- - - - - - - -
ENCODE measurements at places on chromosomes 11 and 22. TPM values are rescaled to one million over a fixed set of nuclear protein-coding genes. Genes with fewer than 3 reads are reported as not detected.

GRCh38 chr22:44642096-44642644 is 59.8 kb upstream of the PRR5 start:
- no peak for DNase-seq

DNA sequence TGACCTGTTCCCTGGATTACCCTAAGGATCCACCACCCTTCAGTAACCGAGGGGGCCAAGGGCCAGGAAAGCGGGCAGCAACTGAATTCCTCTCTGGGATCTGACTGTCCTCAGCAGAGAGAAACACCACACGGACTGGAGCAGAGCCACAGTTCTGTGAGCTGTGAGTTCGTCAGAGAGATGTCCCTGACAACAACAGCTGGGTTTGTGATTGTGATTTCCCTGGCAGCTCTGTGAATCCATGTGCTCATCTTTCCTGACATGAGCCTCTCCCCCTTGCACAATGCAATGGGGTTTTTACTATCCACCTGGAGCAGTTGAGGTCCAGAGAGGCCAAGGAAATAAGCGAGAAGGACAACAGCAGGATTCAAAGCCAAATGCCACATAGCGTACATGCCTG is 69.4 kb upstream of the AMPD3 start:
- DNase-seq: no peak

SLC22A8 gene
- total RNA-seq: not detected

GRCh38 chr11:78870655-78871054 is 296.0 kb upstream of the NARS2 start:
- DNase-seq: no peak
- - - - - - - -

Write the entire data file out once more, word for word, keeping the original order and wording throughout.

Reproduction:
ENCODE measurements at places on chromosomes 11 and 22. TPM values are rescaled to one million over a fixed set of nuclear protein-coding genes. Genes with fewer than 3 reads are reported as not detected.

GRCh38 chr22:44642096-44642644 is 59.8 kb upstream of the PRR5 start:
- no peak for DNase-seq

DNA sequence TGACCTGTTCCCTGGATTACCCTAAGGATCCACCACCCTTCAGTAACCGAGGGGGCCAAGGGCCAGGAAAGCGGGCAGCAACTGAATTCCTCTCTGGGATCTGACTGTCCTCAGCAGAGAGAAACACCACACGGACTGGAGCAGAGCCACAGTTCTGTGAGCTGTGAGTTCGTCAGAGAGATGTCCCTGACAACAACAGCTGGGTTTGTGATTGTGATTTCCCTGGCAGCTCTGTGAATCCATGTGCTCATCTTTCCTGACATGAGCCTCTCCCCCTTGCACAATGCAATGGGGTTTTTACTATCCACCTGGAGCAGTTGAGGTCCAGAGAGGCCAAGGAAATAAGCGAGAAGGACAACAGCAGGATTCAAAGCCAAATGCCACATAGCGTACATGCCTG is 69.4 kb upstream of the AMPD3 start:
- DNase-seq: no peak

SLC22A8 gene
- total RNA-seq: not detected

GRCh38 chr11:78870655-78871054 is 296.0 kb upstream of the NARS2 start:
- DNase-seq: no peak